So we tentatively agreed to work together to promote such faith, a practical faith, both compassionate and technological. And, as people do when coalescing into collective action, we began to propose names for a formal organization. At first, I proposed Foundation for Immortality and Resurrection Science and Technology, the acronym (FIRST) alluding to Christ as resurrected and resurrector in the Biblical book of Revelation. Whether others would perceive it as audacious or arrogant, it would express our aspiration. But it wasn’t to be.

Soon, while looking for others doing similar work, I discovered explicit Transhumanism. And I discovered it in two ways. First, one of my friends referred me to an essay by Ray Kurzweil, “The Law of Accelerating Returns”. After reading and enjoying it, I purchased and voraciously read his newest book at the time, which was The Singularity Is Near. Second, while googling, I found a paper by Nick Bostrom, “Are You Living in a Computer Simulation?” And that led me to various essays he had written about Transhumanism. Those, in turn, led me to discover the World Transhumanist Association, which Bostrom had co-founded a few years previously.

Not long after I had begun exploring Transhumanism and interacting with Transhumanists, I found myself connecting with them. I had always expected the ethical use of technology to enable transformation of humanity toward more empowered and sublime states of being. And while individual Transhumanists imagined the details diversely, sometimes more and sometimes less persuasively, the general pattern of thought and aspiration resonated deeply with me. I recognized that I had long been a Transhumanist implicitly. And now that I had discovered a name that others used for it, I decided to join them in identifying as a Transhumanist explicitly. And to formalize that, I joined the World Transhumanist Association.

This changed things. Whereas previously I felt like only a small group of Mormon friends shared in my aspiration to express our faith technologically, I now felt like there were many others who were in some ways as much like us as other Mormons were like us, but for different reasons. Most Transhumanists weren’t or at least didn’t identify as religious, and in fact a significant portion were nominally anti-religious, but their humanistic views and technological aspirations strongly paralleled our own. And although of course my friends and I had much in common with most Mormons, we felt that too many were too hesitant to advocate and pursue technological realization of our visions for the future. So why not try to combine what we valued from both identities? Why not try to bring together and work with the best ideas from both groups?

In 2006, fourteen of us founded the Mormon Transhumanist Association. Within a few months, we formally affiliated with the World Transhumanist Association. And since that time, we’ve worked to advocate a religious expression of Transhumanism, reflecting our Mormonism, and welcoming persons of other religions or no religion at all, so long as they have supported our purpose. The association has grown to be the largest network of religious Transhumanists in the world. And recently, working with some non-Mormon Christian friends, I helped to establish the Christian Transhumanist Association.

I found explicit Transhumanism at a time when I had lost my faith in traditional interpretations of God and religion. And, perhaps ironically, Transhumanists helped me see more clearly what traditional theists probably never could. I found a confluence of ideas I didn’t expect. And more transformative, I found renewed hope and meaning I didn’t expect. Clearly that’s not because Transhumanists are particularly religious. Most are not. But rather it’s because Transhumanism harmonized with other ideas, religious ideas, Christian and Mormon ideas, which I knew and understood well, and felt deeply, even if I had lost the ability believe in them on a rational level. Transhumanism changed that.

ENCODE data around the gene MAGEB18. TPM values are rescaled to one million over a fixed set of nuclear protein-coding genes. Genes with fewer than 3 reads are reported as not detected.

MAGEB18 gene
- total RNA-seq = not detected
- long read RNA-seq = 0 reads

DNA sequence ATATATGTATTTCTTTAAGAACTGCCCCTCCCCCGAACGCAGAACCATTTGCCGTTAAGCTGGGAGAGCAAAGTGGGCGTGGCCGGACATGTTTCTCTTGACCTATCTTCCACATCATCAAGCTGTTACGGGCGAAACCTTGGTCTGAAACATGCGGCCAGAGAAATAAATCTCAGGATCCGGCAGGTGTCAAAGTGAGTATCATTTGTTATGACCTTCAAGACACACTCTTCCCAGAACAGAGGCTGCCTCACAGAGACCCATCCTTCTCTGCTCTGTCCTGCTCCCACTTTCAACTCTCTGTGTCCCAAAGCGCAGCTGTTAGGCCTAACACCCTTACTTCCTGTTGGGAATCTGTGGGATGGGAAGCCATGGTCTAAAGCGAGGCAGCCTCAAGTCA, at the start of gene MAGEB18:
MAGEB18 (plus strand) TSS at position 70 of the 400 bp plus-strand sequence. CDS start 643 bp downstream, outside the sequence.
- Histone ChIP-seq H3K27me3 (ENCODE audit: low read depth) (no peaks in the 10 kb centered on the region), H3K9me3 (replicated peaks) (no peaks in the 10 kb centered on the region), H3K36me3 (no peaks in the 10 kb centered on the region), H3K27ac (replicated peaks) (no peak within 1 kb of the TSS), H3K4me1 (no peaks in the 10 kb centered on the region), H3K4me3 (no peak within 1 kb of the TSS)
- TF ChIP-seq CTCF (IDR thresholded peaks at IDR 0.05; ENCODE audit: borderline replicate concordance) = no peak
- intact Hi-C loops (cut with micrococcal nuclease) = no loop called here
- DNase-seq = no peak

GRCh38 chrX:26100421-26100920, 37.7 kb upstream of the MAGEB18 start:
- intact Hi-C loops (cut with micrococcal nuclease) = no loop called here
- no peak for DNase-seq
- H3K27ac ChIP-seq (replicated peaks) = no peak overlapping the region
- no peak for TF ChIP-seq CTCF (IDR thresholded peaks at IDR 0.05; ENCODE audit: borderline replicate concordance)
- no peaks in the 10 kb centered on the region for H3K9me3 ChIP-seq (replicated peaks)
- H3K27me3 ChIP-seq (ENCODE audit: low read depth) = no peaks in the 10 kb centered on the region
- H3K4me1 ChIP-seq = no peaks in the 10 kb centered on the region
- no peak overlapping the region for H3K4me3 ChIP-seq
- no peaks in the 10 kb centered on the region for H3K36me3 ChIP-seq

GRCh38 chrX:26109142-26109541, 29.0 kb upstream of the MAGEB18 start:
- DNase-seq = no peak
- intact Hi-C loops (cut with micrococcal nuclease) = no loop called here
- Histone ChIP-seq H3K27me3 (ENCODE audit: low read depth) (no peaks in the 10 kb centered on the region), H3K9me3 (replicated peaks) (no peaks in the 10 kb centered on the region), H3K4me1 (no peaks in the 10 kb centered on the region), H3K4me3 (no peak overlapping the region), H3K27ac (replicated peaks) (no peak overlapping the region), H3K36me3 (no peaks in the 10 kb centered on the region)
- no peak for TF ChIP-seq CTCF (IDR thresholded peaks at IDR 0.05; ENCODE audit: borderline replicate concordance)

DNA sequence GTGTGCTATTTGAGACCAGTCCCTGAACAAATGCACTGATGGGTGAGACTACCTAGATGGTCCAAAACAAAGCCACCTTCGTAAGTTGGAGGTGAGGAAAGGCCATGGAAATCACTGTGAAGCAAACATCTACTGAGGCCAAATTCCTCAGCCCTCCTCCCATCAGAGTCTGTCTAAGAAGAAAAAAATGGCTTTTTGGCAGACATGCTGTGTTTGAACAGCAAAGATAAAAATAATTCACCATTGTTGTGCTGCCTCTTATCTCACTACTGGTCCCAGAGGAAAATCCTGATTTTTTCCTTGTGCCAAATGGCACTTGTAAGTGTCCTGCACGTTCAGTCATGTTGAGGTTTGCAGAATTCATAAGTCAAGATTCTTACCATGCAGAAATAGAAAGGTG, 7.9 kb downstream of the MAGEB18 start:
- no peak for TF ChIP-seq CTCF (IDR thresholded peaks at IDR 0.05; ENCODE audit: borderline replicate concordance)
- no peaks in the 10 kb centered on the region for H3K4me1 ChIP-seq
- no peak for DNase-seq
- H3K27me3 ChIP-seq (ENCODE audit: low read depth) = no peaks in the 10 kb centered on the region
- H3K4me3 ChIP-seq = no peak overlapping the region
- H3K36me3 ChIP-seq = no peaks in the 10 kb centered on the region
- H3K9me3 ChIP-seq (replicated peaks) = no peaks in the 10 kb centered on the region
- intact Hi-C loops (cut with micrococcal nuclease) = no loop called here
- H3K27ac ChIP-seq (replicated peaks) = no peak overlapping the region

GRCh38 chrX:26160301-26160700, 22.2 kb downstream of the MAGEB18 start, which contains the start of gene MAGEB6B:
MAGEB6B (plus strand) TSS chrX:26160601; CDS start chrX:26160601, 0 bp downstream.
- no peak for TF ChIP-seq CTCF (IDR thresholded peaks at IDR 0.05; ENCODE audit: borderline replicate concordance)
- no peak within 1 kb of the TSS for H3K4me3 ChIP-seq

As I’ve become increasingly involved in the Transhumanist movement, I’ve observed, more clearly than ever before, the power and value of religion, most particularly the kind of religion that would provoke a collective strenuous mood to trust in and change toward our superhuman potential. So far as I’m concerned, that is practical faith in the kind of God that invites us all to become God – faith in Christ, by any other name as divine.

And I’ve also personally experienced, more deeply than ever before, the power and value of such religion, as it has opened and expanded my mind to and beyond the possibilities my heart had longed after, persistently, even when my mind could find no way to align itself with the longing. So, although already on my way toward alignment between my heart and mind, and ready to make new paths, I found in the Transhumanist movement that much work had already been done that would help me along my way. I even found, among secular Transhumanists, the beginnings of reasons to trust that God almost certainly already exists, or we almost certainly will not attain our superhuman aspirations. And eventually those reasons coalesced into the New God Argument, a logical argument for faith in God that I formulated based on Transhumanist assumptions, and that has become popular among religious Transhumanists.

It’s now been over a decade since I first began identifying as a Transhumanist. In some ways, I’ve come full circle. Because of Transhumanism, I feel as authentically Christian and Mormon as I felt when I was a child. But, of course, in other ways I’m different. I’ve had more time to look at and interact with the mythical image in the mirror, and more time to try to see around it, perhaps to catch a real glimpse of something sublime beyond my own projections. My hope, I think and feel, is now more substantial. Transhumanism has helped with that too.